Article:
If you were a fly on my wall, you would notice that although my house may not always be sparkly clean, everything- and I mean everything- has a home. From the tape measure to the highschool yearbooks to the ski pants I don once every three years, they all have their place.
Someone once asked me that if money were no object, what would I do with my life? My first response is that I would travel, cook, and shop until I'm blue in the face, but then what? I would organize. Give me a kitchen, an office, a playroom that's dysfunctional and cluttered beyond belief, and I'll be a happy camper.
Why? Because I love to organize stuff. There is something immediately gratifying about transforming a space and making it functional while also being visually appealing.
I also love helping people. A clean kitchen table means more than clutter removal. It means there's now room for the family to come together for dinner again. A functional laundry room means less time searching for lost socks and more time to spend with your kids. An organized office gives you the clarity of mind to be creative again.
Simply Home Aid is about bringing help to the home. It would be my privilege to help you with yours!
To a lot of people hiring an organizer is a foreign concept, yet it is not uncommon for families to hire a maid service to help clean their homes, or a landscaping company to maintain the yard, or a nanny to provide childcare, etc. All of these professionals form the support team that helps your home and life run smoothly. They provide specialized services, allowing you to spend your time and energy on the things only you can do.Read more ›
I feel like Marie Kondo would be so proud of me in this moment!
I actually thought about her a lot as I was organizing this closet. Even after purging 26 trash bags of clothing and miscellaneous items, the top hanging rod was still too tight. Instead of moving sections of clothing around, we had a second round of purging where an additional trash bag made its way out.
Now for the FUN pictures!!!
My general rule of thumb when organizing hanging clothes is to arrange them in this order: sleeveless, short sleeve, long sleeve, collared shirts, and cardigans. Sweaters are folded and stacked, if possible. Then I arrange by color (ROYGBIV), then beige, brown, white, gray, and black.
My sister Olivia visits almost every summer, and we always have a blast exploring Nashville! It was so much fun to be a tourist in my own city, and I wanted to share some of the adventures from our week together!
Grab your dance partner and check out Rudy’s Jazz Room! They have swing dancing on Thursday nights, along with a tasty New Orleans inspired menu. Get the beignets. Ain’t nothin’ wrong with fried dough topped with powdered sugar!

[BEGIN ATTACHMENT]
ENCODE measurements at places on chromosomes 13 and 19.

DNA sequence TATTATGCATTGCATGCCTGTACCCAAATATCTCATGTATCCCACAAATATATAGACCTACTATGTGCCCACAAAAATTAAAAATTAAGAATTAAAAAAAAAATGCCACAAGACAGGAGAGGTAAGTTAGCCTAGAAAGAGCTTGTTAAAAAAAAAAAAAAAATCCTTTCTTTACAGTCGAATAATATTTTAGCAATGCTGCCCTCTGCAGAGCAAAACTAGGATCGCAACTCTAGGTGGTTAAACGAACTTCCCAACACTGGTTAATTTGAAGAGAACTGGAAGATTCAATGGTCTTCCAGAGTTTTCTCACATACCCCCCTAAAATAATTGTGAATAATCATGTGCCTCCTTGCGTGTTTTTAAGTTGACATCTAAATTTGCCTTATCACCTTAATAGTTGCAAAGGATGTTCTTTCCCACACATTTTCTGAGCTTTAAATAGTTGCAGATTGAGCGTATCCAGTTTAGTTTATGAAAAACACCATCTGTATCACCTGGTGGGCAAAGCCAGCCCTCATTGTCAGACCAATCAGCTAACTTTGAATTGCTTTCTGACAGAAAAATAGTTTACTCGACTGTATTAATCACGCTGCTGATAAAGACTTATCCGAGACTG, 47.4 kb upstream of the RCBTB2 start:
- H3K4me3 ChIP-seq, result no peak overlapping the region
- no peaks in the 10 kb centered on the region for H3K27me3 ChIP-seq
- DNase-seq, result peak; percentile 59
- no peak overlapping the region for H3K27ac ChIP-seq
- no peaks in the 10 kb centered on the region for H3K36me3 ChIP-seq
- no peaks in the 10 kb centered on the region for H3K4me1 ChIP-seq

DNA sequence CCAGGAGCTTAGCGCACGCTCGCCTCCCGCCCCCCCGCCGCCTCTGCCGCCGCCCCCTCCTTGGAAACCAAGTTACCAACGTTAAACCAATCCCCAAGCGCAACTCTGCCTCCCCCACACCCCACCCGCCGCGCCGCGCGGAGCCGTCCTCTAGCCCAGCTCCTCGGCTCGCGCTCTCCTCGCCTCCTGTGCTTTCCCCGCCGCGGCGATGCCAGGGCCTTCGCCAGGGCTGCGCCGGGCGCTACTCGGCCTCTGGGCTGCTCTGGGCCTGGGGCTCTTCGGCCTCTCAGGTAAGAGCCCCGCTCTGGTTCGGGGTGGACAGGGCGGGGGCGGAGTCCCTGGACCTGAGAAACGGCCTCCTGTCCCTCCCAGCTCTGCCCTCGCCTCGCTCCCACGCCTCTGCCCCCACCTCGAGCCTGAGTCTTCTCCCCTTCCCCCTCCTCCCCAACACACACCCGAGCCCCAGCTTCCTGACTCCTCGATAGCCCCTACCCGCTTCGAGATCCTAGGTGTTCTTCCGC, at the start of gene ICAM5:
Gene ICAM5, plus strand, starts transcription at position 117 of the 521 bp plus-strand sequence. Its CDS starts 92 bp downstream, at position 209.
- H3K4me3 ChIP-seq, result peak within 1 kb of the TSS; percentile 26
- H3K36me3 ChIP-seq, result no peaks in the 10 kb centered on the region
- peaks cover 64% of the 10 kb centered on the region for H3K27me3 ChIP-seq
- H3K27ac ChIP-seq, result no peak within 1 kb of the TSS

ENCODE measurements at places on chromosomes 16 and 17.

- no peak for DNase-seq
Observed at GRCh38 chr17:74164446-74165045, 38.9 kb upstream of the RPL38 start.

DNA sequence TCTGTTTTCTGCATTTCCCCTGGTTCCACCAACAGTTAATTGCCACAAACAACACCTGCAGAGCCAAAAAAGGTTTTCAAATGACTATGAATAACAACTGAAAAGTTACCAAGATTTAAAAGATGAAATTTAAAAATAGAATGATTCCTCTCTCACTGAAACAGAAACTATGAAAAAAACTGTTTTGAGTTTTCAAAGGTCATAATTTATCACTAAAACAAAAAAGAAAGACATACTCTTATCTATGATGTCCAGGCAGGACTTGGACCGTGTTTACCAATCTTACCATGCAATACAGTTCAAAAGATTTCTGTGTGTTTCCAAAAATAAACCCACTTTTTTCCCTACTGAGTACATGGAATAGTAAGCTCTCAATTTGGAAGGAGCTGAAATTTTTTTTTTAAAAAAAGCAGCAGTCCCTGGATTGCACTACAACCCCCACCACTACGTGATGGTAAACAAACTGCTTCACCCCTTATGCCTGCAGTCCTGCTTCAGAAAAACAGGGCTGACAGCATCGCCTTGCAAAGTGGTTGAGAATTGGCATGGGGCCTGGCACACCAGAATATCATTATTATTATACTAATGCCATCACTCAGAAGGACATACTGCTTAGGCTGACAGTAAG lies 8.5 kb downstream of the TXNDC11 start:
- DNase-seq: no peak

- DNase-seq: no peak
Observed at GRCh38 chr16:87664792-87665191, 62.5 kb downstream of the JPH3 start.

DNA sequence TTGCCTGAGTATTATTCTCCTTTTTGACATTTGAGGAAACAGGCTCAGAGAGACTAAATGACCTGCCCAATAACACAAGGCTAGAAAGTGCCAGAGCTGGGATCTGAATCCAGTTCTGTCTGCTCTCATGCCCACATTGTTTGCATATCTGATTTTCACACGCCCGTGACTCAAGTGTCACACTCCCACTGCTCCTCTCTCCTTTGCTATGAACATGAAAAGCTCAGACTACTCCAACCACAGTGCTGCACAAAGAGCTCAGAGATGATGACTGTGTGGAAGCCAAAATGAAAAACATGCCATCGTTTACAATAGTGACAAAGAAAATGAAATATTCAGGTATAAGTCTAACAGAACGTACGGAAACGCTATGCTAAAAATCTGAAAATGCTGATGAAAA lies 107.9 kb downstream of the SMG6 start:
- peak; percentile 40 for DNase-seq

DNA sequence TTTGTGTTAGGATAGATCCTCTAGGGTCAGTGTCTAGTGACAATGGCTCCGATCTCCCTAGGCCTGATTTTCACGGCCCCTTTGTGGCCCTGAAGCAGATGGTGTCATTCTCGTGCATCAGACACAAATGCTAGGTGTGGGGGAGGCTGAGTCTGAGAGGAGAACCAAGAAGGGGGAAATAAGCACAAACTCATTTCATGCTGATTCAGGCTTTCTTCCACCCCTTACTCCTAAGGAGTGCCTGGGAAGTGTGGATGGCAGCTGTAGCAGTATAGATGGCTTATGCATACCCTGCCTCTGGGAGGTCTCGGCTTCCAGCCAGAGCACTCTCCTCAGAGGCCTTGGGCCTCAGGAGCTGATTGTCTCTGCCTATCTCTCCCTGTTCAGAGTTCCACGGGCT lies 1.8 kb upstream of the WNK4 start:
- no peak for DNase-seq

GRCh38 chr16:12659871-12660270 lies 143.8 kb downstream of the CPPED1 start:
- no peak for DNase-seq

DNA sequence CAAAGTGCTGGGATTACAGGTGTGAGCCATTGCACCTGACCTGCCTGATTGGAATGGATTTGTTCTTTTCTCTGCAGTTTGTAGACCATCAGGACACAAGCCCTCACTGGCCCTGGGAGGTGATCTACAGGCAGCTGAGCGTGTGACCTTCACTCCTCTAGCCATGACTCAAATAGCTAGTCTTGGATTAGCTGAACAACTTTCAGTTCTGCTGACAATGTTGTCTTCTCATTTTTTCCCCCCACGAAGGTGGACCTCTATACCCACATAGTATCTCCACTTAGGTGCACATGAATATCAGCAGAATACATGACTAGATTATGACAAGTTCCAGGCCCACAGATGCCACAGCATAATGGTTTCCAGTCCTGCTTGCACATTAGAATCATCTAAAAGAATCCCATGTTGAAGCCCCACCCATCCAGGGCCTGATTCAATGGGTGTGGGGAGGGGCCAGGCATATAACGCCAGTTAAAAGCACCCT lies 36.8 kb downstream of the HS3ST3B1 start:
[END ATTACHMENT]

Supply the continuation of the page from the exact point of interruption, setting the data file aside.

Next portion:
Over the past few weeks, I’ve had a few revelations regarding the way I do laundry. I realize everyone’s laundry room layout and family size varies greatly, as does their routine. Here are a few tips of mine to add to your organizing tool belt!
1.) Return empty hangers from your closet to the laundry room, so they are ready for hanging clean clothes.
Note: This tip only makes sense if you have a hanging rod in your laundry room.
I used to fold every single item right out of the dryer. One pile for me, one pile for David. Not too complicated. I would take the folded stacks and lay them on our bed to be sorted and either put away in drawers or hung in the closet. Now, I save one step by immediately hanging the clothes as soon as I pull them out of the dryer. Why fold a shirt that will be hung in the closet anyway? Bam! Two steps turned into one. It’s certainly not rocket science, just an idea for those of you looking to streamline your laundry routine.
Although there is a lot of storage space, this particular laundry room also has to serve a lot of functions: incoming mail, kids’ school and extracurricular activity papers, office supplies, cleaning supplies, house utility items, gift wrapping, pet paraphernalia, oh- and laundry. Any multifunctional room can serve as an organizing challenge because you have so many different things and purposes competing for space, and it can be tricky to prioritize which items get prime real estate.
3 key elements to take away from these B&A pictures:
“Choose a job you love, and you will never have to work a day in your life.” – Confucius
I am often asked how I became an organizer. It’s not as if I was a particularly neat and orderly person from childhood. I was not in any way like Marie Kondo, who often talks about her organizing projects from the time she was five years old. I was a typical kid with, more often than not, a messy room.
When I moved into an apartment in college, I began to care more about the space I lived in. I felt more ownership and pride in decorating and making the space around me look clean and welcoming. I started reading magazines like Country Living and Real Simple and dreaming about the kind of house I would have one day.
David and I were married in December of 2006, and I moved from Dallas to the house he had purchased earlier that year-becoming “our house”- in Thompson’s Station, Tennessee.